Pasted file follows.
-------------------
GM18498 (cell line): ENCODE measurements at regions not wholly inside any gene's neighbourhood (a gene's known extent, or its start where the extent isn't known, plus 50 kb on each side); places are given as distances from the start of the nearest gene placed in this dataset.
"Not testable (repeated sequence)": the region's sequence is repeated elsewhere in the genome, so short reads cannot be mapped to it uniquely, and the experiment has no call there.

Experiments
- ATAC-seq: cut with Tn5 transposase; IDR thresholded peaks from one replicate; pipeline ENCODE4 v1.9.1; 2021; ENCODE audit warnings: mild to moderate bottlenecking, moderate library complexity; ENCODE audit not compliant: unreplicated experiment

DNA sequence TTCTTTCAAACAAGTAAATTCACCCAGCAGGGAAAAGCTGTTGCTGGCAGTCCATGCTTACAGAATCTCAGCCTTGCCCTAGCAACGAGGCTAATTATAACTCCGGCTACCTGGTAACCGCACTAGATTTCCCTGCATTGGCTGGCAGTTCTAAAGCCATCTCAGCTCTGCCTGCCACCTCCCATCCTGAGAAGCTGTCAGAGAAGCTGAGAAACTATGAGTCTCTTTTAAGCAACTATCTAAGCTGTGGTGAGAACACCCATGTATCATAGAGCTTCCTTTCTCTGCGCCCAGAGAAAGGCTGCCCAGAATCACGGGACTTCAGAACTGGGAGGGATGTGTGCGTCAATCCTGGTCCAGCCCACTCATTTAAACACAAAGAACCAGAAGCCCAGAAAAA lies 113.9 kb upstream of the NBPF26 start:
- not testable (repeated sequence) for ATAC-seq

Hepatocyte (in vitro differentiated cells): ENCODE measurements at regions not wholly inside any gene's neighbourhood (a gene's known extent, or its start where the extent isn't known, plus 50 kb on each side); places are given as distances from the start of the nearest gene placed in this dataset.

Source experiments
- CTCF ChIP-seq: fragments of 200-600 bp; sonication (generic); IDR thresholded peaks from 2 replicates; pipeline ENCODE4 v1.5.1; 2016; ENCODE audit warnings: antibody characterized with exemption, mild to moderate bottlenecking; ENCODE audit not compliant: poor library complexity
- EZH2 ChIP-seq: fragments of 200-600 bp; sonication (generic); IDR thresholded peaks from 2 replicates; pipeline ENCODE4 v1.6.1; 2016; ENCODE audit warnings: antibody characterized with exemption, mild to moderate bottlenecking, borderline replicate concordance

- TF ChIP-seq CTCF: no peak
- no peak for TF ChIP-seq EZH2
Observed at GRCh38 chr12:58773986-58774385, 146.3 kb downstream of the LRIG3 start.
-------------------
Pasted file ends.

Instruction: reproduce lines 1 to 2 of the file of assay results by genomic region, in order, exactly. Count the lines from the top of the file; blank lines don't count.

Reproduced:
GM18498 (cell line): ENCODE measurements at regions not wholly inside any gene's neighbourhood (a gene's known extent, or its start where the extent isn't known, plus 50 kb on each side); places are given as distances from the start of the nearest gene placed in this dataset.
"Not testable (repeated sequence)": the region's sequence is repeated elsewhere in the genome, so short reads cannot be mapped to it uniquely, and the experiment has no call there.